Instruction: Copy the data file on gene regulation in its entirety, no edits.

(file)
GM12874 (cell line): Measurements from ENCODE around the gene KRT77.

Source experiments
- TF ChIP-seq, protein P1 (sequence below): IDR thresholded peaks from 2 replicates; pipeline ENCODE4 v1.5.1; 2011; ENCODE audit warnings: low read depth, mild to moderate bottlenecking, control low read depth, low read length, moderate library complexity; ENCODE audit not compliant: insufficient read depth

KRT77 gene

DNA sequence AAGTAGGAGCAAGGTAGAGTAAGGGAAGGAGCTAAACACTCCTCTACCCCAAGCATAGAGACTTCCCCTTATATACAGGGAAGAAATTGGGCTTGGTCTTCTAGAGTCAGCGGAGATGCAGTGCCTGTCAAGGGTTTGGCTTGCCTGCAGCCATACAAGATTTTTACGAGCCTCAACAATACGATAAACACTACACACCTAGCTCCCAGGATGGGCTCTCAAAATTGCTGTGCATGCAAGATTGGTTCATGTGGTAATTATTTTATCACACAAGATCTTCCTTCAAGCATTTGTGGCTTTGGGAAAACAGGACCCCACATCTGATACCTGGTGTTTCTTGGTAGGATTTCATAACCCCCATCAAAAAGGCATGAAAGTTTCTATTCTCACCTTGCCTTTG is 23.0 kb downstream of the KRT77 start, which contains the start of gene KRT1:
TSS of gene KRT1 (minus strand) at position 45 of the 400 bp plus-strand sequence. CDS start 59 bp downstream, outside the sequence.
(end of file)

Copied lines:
GM12874 (cell line): Measurements from ENCODE around the gene KRT77.

Source experiments
- TF ChIP-seq, protein P1 (sequence below): IDR thresholded peaks from 2 replicates; pipeline ENCODE4 v1.5.1; 2011; ENCODE audit warnings: low read depth, mild to moderate bottlenecking, control low read depth, low read length, moderate library complexity; ENCODE audit not compliant: insufficient read depth

KRT77 gene

DNA sequence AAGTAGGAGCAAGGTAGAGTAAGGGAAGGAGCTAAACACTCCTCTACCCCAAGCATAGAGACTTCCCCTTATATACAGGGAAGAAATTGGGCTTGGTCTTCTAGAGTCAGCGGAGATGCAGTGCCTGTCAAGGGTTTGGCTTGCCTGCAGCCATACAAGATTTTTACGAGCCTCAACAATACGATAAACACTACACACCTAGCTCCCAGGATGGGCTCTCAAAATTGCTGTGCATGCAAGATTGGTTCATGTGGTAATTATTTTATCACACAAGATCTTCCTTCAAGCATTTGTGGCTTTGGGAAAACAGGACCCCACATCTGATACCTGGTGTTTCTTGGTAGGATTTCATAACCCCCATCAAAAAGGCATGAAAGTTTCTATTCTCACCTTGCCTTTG is 23.0 kb downstream of the KRT77 start, which contains the start of gene KRT1:
TSS of gene KRT1 (minus strand) at position 45 of the 400 bp plus-strand sequence. CDS start 59 bp downstream, outside the sequence.